AD: ...History that writes Marxism, and it says the space of the political is the space where certain beings in common are emerged out of something, something like that. You know it, it's underlined in your book only. The other option is Foucault's (?) (?) (?) subject, say where he has this one small paragraph where the says the political (?) to a certain understanding of Marx and Freud we (?) and suggest that it would be some... What it would be, that is my question, care of the self or knowledge of the self? But then even if we go the Nancy way, we would not go by the Nancy way, just take inset from him, and go the Foucault the (?) of the subject way. The political as the concept has a concrete, particular (?). So how do you reconcile these two?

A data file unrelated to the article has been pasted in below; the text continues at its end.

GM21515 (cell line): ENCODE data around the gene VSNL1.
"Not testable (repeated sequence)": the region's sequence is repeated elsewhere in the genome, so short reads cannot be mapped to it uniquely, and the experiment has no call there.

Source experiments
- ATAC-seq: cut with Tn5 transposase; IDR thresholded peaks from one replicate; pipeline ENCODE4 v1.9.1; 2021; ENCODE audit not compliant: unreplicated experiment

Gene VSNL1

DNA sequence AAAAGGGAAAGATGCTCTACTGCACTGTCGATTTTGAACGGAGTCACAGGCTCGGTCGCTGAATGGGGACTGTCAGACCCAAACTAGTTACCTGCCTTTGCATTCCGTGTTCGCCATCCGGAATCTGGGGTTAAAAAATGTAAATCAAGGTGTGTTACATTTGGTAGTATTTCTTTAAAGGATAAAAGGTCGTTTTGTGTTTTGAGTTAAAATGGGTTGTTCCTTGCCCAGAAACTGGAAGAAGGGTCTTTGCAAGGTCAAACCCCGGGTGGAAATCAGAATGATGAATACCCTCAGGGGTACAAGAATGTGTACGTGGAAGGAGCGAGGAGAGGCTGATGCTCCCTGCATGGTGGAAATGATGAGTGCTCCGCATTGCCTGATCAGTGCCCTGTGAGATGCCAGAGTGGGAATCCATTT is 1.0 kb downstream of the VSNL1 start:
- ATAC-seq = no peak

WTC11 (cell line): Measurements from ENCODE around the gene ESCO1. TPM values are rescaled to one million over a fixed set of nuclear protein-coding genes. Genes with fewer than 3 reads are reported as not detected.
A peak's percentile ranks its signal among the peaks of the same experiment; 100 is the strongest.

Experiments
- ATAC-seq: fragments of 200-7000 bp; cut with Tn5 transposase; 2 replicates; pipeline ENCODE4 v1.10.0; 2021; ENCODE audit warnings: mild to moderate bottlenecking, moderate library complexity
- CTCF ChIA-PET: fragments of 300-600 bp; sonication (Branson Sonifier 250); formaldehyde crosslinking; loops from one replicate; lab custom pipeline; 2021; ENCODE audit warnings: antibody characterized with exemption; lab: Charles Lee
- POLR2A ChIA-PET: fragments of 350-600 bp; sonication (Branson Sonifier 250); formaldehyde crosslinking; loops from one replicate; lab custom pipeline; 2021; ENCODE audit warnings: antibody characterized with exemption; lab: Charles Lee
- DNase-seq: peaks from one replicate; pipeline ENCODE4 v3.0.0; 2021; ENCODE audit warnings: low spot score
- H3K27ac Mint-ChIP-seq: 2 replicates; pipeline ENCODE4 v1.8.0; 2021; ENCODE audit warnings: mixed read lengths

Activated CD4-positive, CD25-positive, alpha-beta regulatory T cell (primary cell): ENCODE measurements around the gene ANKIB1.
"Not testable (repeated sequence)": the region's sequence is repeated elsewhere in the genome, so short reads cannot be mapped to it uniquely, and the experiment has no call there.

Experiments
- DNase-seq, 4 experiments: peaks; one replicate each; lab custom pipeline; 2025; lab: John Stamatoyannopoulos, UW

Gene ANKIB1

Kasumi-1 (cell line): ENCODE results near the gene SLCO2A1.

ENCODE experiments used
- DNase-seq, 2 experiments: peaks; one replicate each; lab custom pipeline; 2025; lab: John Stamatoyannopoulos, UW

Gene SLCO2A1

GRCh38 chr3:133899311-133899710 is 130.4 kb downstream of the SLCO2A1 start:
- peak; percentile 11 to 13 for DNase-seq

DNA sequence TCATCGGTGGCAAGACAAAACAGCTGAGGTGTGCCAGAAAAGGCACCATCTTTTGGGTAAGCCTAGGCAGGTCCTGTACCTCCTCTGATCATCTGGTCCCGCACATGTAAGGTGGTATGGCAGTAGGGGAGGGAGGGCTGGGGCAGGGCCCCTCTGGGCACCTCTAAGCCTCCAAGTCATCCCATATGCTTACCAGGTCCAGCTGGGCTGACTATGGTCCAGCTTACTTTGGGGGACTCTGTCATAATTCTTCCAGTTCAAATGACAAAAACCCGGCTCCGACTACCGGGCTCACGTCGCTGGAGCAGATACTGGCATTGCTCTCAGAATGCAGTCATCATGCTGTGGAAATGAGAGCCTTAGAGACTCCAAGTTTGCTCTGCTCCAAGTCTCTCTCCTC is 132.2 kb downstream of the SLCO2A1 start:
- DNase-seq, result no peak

VD: Not reconcile... See there... By hesitation in probing, restoring you can use many insights of (?) (?), even Hegel, though there's a larger question of what Hegel did in his... I mean, he was a true giant and rest are really in some senses put on to Hegel. I mean, he is a giant. But what more means to do I think is... Whether the problems formulated by (?) (?) Foucault is very important, but what I would take from them is, see if there's an externally remark that Foucault makes in the book, the collection of lectures, I mean (?)(?)(?), which is very disturbing, which people tell in (?), which is this which is that look we don't have ethics, and we (?) (?) Europe. Now that is, I think, an extraordinarily, his investigation of the Greek world is propelled by that recognition and what he often talks talks about... There's a quotation that actually I wanted read out but, he says, look our dispute cannot be about particular political theories or particular politics, because what we need to look at is the rationality in which they have looked it, that particular kind of politics, and he really means something like this. So then my idea is this, when I make this abstract proposition that, see, one can reabsorb those insights of Foucault because he had a clear understanding of, when you say its associated with (?) which is translated as (?) (?) is... He was actually trying to point the idea that politics in the ancient world was linked, as I said, with ethics, that ethos, that ethics is... and that he was actually reconstructing that, what he calls, the period between 4th century BC to 4th century AD, that period that he was saying as a period of (?) (?). He was trying to show that there was a certain kind of knowledge that disappears in the modern world. I didn't use it because, since I tend too use Foucault a lot I wanted to get it from another way. But that's precisely the point that (?) (?) history made if you use Foucault made, there were points that (Caussalac?) and others make. What happen with this, politics disappearing is precisely... or what Foucault means by (????) that (???) knowledge disappears and becomes philosophical history is really when he say that spiritual knowledge disappears and that intellectual knowledge kicks in, and that disappearance is registered as a fact. So there is nothing you can do, though there are insights that you'll get from, say for example, (?) or (?), but that is of lesser significance than actually now coming up with a concept, because then a concept is after all, in a deeper sense, a concept is something that helps you in your way of being in the world. So there are different ways of being in the world, and the politics that one looks for, a concept that one looks for, in which politics can be talked about as a way of being in the world. That has to be achieved by bringing this two notions together, ethics and politics together, that is, by asking this question that I asked, what is the... In which case does freedom and knowledge coincides? And it coincides only in one case, that is in case of certain knowledge. It does not coincide with any other knowledge. So no matter how much knowledge you have of whatever else you think, it do not allow you to think. And that I feel is in some sense... We don't need to look for it in these patches of this way in which it is completely registered, because it is something that has been thought about and elaborated and lived in (?). That has been the really problematic of the (?), that in what way freedom and (?) are linked. So that is something that in one way, whether you call it politics or not is not important, it's that concept that made (?) in the world, That concept can capture is what is important.